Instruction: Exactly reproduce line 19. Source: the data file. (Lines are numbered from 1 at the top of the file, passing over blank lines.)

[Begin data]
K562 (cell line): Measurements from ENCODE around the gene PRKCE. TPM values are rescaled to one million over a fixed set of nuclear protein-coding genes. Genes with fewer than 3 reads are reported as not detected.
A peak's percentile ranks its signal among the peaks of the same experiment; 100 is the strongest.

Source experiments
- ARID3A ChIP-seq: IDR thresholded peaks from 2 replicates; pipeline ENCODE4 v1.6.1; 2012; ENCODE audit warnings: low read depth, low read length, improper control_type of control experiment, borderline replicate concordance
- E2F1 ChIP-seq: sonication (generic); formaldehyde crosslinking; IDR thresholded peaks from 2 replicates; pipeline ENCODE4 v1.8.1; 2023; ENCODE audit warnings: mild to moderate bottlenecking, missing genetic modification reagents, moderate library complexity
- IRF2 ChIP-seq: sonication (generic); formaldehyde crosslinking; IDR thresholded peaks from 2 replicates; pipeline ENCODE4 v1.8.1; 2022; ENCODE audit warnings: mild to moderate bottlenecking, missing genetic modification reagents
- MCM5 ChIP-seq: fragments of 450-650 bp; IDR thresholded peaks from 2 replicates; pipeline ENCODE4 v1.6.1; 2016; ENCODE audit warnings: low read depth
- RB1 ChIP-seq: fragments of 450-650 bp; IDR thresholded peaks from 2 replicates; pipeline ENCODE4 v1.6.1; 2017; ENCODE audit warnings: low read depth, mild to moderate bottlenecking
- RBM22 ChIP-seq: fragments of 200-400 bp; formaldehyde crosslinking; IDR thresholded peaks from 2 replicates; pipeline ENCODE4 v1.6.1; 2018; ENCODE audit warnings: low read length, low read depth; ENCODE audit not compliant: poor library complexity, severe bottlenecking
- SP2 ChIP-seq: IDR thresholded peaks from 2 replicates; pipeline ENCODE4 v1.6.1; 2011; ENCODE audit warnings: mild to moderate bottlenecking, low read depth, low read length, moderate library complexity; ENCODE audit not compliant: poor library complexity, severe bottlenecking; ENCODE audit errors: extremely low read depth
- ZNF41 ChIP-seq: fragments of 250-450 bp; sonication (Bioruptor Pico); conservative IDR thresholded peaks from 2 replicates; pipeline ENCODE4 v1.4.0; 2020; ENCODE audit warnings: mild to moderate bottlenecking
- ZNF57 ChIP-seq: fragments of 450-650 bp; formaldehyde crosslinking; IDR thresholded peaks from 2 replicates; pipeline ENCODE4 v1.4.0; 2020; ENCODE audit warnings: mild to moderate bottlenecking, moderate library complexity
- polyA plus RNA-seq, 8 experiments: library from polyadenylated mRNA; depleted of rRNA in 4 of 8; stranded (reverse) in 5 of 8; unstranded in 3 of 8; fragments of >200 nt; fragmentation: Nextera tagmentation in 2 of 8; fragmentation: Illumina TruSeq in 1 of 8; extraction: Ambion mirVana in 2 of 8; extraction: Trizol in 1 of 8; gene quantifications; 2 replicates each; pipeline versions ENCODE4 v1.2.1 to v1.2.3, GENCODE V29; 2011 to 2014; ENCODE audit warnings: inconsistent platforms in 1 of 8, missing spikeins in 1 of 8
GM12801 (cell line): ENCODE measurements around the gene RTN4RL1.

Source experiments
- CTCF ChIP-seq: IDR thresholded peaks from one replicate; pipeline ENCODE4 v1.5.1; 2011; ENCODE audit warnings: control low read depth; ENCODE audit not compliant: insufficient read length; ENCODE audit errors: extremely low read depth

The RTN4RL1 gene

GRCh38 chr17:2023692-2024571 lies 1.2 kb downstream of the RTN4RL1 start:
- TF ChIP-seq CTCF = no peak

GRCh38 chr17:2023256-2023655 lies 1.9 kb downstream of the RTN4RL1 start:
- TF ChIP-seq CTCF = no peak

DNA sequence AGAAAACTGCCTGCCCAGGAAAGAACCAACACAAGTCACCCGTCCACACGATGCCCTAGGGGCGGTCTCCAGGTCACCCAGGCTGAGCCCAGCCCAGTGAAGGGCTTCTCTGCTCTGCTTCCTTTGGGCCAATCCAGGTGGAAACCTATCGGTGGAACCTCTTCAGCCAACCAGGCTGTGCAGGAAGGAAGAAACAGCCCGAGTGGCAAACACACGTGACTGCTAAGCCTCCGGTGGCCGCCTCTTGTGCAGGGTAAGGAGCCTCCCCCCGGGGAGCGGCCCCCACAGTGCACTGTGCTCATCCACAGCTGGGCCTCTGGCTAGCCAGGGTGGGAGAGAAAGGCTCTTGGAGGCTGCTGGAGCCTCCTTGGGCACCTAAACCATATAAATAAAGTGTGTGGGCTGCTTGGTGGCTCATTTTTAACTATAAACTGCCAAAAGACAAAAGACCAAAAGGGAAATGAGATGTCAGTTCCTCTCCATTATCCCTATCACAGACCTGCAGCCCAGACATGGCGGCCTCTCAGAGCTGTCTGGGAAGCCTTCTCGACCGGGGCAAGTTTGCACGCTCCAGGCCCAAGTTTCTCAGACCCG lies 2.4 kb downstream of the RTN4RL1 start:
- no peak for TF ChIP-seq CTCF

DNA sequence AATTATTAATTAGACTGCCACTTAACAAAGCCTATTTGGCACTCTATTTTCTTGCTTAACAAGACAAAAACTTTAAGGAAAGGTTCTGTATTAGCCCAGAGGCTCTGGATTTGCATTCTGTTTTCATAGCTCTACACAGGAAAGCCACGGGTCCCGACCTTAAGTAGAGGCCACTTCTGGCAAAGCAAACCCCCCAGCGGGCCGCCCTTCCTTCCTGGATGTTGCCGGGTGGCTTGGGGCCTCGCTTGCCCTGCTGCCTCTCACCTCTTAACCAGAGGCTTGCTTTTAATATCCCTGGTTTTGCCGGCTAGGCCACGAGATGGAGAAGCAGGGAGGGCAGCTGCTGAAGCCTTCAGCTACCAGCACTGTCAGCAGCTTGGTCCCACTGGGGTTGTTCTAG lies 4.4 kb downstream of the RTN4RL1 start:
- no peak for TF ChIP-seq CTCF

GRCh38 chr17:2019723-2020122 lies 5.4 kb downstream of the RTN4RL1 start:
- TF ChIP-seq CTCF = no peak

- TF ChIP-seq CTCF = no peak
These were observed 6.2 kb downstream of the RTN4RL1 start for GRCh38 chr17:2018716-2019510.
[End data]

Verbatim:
- TF ChIP-seq CTCF = no peak